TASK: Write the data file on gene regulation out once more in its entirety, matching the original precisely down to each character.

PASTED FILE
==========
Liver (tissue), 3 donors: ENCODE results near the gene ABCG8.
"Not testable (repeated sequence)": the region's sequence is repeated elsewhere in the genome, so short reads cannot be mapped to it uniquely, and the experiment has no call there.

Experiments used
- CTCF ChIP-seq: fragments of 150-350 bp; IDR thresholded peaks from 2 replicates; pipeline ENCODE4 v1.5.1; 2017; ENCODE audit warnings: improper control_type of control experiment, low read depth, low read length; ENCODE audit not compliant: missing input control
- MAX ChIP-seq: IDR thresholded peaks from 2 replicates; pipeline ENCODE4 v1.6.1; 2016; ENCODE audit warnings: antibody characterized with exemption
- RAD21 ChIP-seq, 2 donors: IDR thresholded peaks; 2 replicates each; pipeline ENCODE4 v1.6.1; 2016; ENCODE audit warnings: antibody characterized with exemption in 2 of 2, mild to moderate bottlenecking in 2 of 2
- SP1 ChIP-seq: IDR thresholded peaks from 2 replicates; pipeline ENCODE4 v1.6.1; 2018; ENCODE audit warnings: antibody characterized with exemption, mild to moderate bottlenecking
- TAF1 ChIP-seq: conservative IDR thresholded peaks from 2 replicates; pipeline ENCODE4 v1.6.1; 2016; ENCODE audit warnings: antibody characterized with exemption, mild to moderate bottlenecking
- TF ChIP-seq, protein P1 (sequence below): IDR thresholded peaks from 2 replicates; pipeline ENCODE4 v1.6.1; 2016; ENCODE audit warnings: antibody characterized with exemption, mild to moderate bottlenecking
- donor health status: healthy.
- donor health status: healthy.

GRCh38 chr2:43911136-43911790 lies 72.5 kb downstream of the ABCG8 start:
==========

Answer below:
Liver (tissue), 3 donors: ENCODE results near the gene ABCG8.
"Not testable (repeated sequence)": the region's sequence is repeated elsewhere in the genome, so short reads cannot be mapped to it uniquely, and the experiment has no call there.

Experiments used
- CTCF ChIP-seq: fragments of 150-350 bp; IDR thresholded peaks from 2 replicates; pipeline ENCODE4 v1.5.1; 2017; ENCODE audit warnings: improper control_type of control experiment, low read depth, low read length; ENCODE audit not compliant: missing input control
- MAX ChIP-seq: IDR thresholded peaks from 2 replicates; pipeline ENCODE4 v1.6.1; 2016; ENCODE audit warnings: antibody characterized with exemption
- RAD21 ChIP-seq, 2 donors: IDR thresholded peaks; 2 replicates each; pipeline ENCODE4 v1.6.1; 2016; ENCODE audit warnings: antibody characterized with exemption in 2 of 2, mild to moderate bottlenecking in 2 of 2
- SP1 ChIP-seq: IDR thresholded peaks from 2 replicates; pipeline ENCODE4 v1.6.1; 2018; ENCODE audit warnings: antibody characterized with exemption, mild to moderate bottlenecking
- TAF1 ChIP-seq: conservative IDR thresholded peaks from 2 replicates; pipeline ENCODE4 v1.6.1; 2016; ENCODE audit warnings: antibody characterized with exemption, mild to moderate bottlenecking
- TF ChIP-seq, protein P1 (sequence below): IDR thresholded peaks from 2 replicates; pipeline ENCODE4 v1.6.1; 2016; ENCODE audit warnings: antibody characterized with exemption, mild to moderate bottlenecking
- donor health status: healthy.
- donor health status: healthy.

GRCh38 chr2:43911136-43911790 lies 72.5 kb downstream of the ABCG8 start: